By Nathan Pfau, Army Flier Staff WriterJune 13, 2012
FORT RUCKER, Ala. (June 14, 2012) -- Fort Rucker named its best of the best at the Noncommissioned Officer and Soldier of the Year ceremony June 8 at the U.S. Army Aviation Museum.
Sgt. Derek Czerniak, B Company, 1st Battalion, 210th Aviation Regiment, and Sgt. Bradley Boone, 98th Army Band, were both surprised as their names were announced as the winners for U.S. Army Aviation Center of Excellence and Fort Rucker NCO and Soldier of the year, respectively.
"I'm actually kind of shocked," said Czerniak. "I wasn't expecting to make it this far … all of the competitors gave me a good run for my money -- no doubt."
Boone said he was just as surprised when his name was called.
"We weren't made aware of this before today," he said. "It's quite an honor to be able to represent my unit and compete against the other fine competitors for this award."
Also recognized was the Soldier of the third quarter, Spc. James Guffey, 98th Army Band, and NCO of the fourth quarter, Staff Sgt. George Lambert, NCO Academy.
Competitors for the award came from different units and competed from the battalion level through the brigade level on to the post level, according to Command Sgt. Maj. James H. Thomson, Aviation Branch command sergeant major.
"We've got bandsmen from the great 98th Army Band, mechanics, crew chiefs, air traffic controllers and flight operation Soldiers that competed," he said. "We've got a nice representation of the Aviation community that came out to compete for this great honor."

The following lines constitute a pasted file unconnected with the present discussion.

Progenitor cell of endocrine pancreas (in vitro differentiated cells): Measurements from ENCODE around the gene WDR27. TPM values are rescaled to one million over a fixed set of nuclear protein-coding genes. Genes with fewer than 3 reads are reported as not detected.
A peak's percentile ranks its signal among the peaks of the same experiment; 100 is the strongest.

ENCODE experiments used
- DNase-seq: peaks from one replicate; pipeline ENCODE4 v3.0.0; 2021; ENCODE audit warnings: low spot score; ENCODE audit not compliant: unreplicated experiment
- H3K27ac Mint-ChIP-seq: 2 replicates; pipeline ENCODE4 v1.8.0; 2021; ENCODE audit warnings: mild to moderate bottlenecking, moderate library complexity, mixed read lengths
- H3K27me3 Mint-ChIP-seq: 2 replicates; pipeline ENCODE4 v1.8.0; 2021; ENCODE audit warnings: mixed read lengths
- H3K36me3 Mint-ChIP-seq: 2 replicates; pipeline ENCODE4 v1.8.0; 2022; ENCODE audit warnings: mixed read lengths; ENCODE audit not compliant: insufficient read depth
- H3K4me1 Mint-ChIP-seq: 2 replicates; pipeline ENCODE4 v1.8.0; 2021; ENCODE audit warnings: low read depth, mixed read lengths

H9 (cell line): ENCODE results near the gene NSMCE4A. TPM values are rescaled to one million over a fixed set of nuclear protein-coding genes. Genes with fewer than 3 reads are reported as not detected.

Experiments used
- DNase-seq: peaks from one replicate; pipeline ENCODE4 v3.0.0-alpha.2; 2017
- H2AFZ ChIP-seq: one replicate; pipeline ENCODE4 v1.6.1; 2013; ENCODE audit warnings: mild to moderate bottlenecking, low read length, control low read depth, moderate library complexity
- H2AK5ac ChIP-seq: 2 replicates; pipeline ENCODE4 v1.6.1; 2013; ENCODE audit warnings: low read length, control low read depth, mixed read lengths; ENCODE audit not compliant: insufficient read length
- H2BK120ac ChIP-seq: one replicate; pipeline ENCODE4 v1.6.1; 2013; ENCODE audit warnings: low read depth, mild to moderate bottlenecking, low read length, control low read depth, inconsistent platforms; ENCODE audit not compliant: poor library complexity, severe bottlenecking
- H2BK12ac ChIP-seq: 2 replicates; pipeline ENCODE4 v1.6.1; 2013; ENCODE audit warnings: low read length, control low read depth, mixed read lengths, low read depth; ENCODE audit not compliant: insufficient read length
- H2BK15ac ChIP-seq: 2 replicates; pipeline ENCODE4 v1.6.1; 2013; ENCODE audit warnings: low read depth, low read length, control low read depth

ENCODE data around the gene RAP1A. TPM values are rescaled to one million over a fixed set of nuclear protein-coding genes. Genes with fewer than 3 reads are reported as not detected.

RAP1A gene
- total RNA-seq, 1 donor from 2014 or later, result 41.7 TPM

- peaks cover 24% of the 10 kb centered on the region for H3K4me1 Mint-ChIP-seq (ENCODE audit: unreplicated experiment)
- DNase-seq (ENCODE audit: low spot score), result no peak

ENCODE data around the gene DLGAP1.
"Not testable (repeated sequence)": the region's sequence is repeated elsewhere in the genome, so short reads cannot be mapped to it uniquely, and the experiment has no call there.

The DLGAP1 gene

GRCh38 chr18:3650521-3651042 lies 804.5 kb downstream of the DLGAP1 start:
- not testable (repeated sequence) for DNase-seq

The NCO of the year winner said the competition consisted of physical fitness tests, hands-on competitions and multiple board appearances where competitors are asked questions at random regarding regulations and knowledge they should be familiar with.
The competition is not an easy task to get through and both winners emphasized that it takes a lot of time and effort to compete.
"[The competition] is rigorous and it does take time," said Czerniak. "You can't learn this stuff overnight -- it takes months of training and lots of muscle memory."
"It takes time to gather all this knowledge and be physically ready for it," Boone added.
Thomson commended the winners and all of the participants on the commitment that the competition demands.
"The path to get here is not easy," he said. "[The competitors] all have full-time jobs as Soldiers and leaders. It's really a lot of hard work, and I will tell you and they will tell you, too -- they are not doing it for themselves."
Those that win are awarded with gifts ranging from money and gift certificates, to plaques and memberships to various organizations, but the main reason that Soldiers compete is to represent their unit, according to Czerniak.
"I didn't do it for the perks," he said. "I appreciate all the accolades that I'm receiving, but I did it to represent my unit and I hope I've done that well."
Thomson said that the competitors' willingness to go through the demanding competition to represent their unit is a testament to their character.
"It shows their commitment to our Army profession," he said. "They are the epitome of what the Army profession is about."